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Struise Brouwers: the hands that rock the barley

Struise Brouwers, Struise Imperialist

OOSTVLETEREN/WOESTEN - What is special about the air or the soil in the village of Vleteren? Last week, Ratebeer awarded De Struise Brouwers the accolade of Best Belgian Brewery. Four of their beers ended up in the Best Beer Top 100, compiled by this same American website.

Westvleteren has turned into a beer icon with its Abt 12, brewed at the Sint-Sixtus Trappist abbey: a nectar that leaves the tanks drip by drip and (to some) is almost worth its weight in gold.

And then, in Oostvleteren, we find the beer adventurers that are Struise Brouwers. They are busy shaping their future, always exploring new horizons, and are now sharing a podium place in the world of Belgian beer with the monks.

Both occupy a place at the extreme of the beer world; tradition versus experiment.

They have one thing in common: their feet are firmly planted in the heavy clay of the Westhoek, Belgium’s hop region par excellence.

Westvleteren is the Pomerol amongst beers,” Carlo Grootaert, one of the Struise Brouwers, once told me. At the time he was a wine merchant. Things change..Westvleteren has contributed to shaping the taste of the Struise Brouwers. After all, it gave rise to their very first beer, the Pannepot.

Far from being a five-minute wonder, this strong dark brown beer still packs a punch, either on its own, as a Reserva, or modelled on the Danish brewing tradition: the Pannepøt.

Struise Brouwers

Guts & Glory

Brewer Urbain Coutteau and his pal Carlo openly state their admiration for hard and lengthy work. "If someone has to spend time mashing malt in the attic, not the best of jobs, then we will reward them with a Westvleteren once the work is done,” Urbain laughs. "You’d do it for less".

The story is now widely known. We first heard of Struise Brouwers at the start of the new millennium. Their Pannepot, brewed by Caulier in those days, did not hit the mark straight away.

Fifteen years ago the Belgian microbrewers were struggling to achieve recognition in their own country.

This forced them to expand their horizons, especially towards the West.

The quality of the beers was always undisputable but what really got this brewery moving was the arrival of the World Wide Web and – later – Facebook.

The up-and-coming craft brewers’ scene embraced the ‘Sturdy Brewers’ and the gentlemen were set on their course.

Now they have acquired the Ratebeer status of ‘best brewery in Belgium’, the world is their oyster. However, an explosive growth in volume is not on the cards.

Struise Brouwers

Sacred Cows

The gentlemen have continued to do their thing: brewing beers aimed at beer adventurers. The first big hit with the public is yet to leave the brewing kettles and Struise beers are difficult to get hold of in Belgium. Admittedly though, local sales have increased over the last few years.

“We are only producing beers that we like ourselves and we like to keep things exciting,” Urbain Coutteau reveals. Struise Brouwers have now set up shop in the former Oostvleteren village school and they are also brewing at Deca’s in nearby Woesten.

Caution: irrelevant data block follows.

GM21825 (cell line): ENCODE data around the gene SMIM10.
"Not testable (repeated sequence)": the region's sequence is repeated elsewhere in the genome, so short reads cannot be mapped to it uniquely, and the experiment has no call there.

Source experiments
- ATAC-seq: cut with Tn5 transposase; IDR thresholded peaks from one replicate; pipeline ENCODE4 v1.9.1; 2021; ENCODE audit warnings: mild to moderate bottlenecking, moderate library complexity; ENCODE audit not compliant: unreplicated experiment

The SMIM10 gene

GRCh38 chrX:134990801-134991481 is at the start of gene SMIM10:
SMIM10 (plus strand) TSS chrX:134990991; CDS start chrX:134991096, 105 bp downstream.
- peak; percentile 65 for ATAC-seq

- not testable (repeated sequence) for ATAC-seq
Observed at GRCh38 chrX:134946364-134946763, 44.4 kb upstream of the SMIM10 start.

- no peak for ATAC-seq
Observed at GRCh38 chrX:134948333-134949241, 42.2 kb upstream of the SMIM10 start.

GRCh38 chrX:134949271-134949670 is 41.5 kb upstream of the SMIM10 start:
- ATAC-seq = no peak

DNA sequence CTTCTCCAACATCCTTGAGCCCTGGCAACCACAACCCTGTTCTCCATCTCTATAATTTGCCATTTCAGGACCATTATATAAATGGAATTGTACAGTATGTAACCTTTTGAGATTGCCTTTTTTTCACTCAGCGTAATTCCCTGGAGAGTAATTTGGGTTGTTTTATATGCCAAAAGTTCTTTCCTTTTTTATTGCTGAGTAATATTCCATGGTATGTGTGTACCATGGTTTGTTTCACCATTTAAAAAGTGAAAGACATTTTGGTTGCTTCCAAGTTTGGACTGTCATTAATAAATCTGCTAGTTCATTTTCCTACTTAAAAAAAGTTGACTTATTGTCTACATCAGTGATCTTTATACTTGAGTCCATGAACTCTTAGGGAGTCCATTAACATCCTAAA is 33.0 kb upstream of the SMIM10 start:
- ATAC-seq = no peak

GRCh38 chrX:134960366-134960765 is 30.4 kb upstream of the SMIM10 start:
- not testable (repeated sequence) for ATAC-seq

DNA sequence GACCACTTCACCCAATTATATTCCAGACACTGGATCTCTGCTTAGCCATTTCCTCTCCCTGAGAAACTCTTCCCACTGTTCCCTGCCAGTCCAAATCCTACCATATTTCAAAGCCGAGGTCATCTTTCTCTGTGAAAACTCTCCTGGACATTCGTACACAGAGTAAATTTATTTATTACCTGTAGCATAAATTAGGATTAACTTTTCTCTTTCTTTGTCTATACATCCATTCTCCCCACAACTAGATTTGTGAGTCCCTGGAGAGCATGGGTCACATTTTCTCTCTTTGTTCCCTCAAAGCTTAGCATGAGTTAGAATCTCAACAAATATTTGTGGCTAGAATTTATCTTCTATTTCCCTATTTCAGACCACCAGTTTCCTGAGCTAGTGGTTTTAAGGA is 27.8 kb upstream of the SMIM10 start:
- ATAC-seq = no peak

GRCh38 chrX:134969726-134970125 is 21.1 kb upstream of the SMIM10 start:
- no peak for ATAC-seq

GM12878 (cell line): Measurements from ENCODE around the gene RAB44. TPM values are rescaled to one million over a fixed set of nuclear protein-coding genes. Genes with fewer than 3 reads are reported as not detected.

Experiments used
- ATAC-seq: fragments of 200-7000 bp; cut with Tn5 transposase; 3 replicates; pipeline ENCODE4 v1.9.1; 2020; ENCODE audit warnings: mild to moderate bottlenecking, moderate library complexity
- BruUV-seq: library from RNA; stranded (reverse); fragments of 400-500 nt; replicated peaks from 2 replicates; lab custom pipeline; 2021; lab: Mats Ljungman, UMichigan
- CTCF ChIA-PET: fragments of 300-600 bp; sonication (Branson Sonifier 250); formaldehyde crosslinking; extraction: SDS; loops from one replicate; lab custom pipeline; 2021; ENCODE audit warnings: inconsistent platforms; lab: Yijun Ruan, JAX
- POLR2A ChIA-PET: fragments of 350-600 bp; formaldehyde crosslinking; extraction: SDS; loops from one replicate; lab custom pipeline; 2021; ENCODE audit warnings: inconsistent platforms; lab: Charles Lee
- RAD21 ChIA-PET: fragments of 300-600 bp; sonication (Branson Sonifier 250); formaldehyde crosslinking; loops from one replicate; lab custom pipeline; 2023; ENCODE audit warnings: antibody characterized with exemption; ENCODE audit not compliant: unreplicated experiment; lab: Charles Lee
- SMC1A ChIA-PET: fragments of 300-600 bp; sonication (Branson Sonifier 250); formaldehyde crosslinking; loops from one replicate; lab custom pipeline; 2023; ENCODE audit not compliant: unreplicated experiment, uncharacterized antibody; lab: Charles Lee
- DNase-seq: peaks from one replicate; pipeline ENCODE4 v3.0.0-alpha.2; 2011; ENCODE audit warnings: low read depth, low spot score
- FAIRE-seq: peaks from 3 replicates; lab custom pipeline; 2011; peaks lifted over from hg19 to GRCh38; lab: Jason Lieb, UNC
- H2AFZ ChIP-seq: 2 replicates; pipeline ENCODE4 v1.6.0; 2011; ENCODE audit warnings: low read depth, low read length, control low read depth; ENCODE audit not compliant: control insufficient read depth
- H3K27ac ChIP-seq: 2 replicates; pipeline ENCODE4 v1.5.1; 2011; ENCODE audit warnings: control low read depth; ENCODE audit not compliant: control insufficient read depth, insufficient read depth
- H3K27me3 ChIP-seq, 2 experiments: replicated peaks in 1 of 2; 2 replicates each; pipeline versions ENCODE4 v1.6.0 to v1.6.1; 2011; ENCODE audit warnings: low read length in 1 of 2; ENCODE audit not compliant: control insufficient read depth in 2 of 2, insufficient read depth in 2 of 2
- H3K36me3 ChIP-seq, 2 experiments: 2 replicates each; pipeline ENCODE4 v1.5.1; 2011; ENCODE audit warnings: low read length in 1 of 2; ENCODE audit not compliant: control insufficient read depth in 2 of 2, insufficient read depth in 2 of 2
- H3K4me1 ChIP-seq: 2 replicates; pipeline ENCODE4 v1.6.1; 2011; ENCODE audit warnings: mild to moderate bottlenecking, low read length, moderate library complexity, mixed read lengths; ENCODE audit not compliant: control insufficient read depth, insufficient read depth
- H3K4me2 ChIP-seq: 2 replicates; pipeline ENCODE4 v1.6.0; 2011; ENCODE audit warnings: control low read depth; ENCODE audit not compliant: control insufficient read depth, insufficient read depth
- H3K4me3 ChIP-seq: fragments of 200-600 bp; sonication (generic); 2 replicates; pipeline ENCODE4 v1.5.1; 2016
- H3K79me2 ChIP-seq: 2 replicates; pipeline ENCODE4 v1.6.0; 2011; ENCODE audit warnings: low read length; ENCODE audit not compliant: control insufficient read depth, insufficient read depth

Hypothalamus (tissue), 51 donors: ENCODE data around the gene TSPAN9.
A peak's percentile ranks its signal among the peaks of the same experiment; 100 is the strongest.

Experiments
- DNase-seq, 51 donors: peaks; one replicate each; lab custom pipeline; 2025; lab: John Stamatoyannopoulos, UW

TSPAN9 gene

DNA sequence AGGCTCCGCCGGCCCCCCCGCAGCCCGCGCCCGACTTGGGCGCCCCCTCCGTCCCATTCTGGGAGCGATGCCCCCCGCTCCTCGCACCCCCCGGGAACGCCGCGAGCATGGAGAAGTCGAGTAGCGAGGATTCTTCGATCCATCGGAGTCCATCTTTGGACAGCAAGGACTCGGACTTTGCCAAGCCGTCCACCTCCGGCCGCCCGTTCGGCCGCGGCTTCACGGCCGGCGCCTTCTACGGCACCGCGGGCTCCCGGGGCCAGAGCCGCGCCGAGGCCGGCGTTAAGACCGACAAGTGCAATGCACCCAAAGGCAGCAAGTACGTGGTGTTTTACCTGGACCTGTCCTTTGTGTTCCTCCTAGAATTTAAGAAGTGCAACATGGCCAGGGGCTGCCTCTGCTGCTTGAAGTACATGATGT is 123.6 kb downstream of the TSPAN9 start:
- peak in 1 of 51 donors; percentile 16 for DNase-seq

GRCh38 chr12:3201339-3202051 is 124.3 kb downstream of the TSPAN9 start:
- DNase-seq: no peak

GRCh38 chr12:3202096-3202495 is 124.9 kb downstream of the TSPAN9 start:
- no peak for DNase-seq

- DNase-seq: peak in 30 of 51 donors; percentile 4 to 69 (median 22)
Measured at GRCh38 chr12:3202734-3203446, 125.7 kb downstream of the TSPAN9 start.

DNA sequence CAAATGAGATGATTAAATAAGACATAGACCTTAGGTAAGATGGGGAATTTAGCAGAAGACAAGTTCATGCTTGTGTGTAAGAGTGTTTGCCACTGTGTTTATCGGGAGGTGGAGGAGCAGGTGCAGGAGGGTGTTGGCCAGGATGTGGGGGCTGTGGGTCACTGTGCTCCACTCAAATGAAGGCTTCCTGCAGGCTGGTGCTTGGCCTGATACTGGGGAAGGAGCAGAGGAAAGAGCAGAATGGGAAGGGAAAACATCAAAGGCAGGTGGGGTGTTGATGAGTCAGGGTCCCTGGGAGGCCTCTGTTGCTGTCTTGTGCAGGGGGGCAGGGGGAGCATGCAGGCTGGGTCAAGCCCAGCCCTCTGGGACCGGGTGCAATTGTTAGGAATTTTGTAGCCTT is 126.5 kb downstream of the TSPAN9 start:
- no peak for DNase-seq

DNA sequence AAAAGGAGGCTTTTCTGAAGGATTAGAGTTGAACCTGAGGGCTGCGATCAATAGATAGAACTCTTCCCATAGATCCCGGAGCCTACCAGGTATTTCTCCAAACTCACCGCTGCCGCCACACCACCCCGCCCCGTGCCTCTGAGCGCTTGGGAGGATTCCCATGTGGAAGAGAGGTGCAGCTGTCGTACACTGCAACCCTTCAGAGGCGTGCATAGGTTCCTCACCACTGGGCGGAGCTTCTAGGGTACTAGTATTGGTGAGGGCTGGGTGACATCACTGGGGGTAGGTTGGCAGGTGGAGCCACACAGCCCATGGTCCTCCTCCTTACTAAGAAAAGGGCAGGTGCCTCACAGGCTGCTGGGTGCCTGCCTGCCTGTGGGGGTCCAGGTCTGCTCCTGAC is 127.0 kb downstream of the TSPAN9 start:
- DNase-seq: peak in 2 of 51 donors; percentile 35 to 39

Wandering around the outskirts at the Abbey of Sint-Sixtus – its gate is always shut – I get musical impressions of Gregorian chant or an entire symphony.

Not so in the former village school where I expect to hear improvised jazz, a hint of psychedelic rock, hard rock loud enough to bring down the walls, or hip-hop. Sacred cows are there to be sacrificed. The Struise beers include the feather light sour ale that goes by the name of Weltmerz as well as top-heavy imperial stouts or barley wines.

These barley wines reside in the more elevated alcohol regions (+ 12 % ABV) and are obtained through "freeze distillation". Avoiding the well-trodden path is the norm here. These two daredevils owe it to themselves.

Struise Brouwers

Masterclass on Tap

All of the dozens of beers created by Struise Brouwers reveal international influences. The chaps have always been looking above and beyond the limitations imposed by the traditional Belgian beer styles. They have picked them up and run with them.

This to the utter delight of a growing band of aficionados as well as microbrewers, who are drawing their inspiration from here, including the brothers-in-arms from Alvinne.

Brewer Urbain has perfected the art of improvisation. He feels that there are no technical problems, there are only challenges. When he is tasting something that he likes, he will explore that particular direction.

This passion for experimenting has led to limited editions, such as the Black Damnation range based on the Black Albert.

From time to time, brewing is done in collaboration with other micro-brewing colleagues in a spirit of camaraderie, ‘We’re all in this together.’

All agree to bring along one ingredient from their own country, a local honey for example, to add to the brewing kettle. Teacher knows best. Once upon a time, the children were queuing up in an exemplary fashion before being allowed into class.

Would the dutiful headmaster ever have imagined Carlo, playing his pipes to the tune of the taps, at any hour of day or night?

Undoubtedly he would have reprimanded innocent visitors, ordering them to open their satchels.

“What have you got in there?” “Just a bottle of Black Albert, Sir!” “OK then, I’ll let you off just this once! But no imbibing during class!”

If the beer adventurer is unable to resist the call, his head will be adorned with donkey’s ears or he is flung into a corner. The times, they are certainly a-changing in Vleteren.



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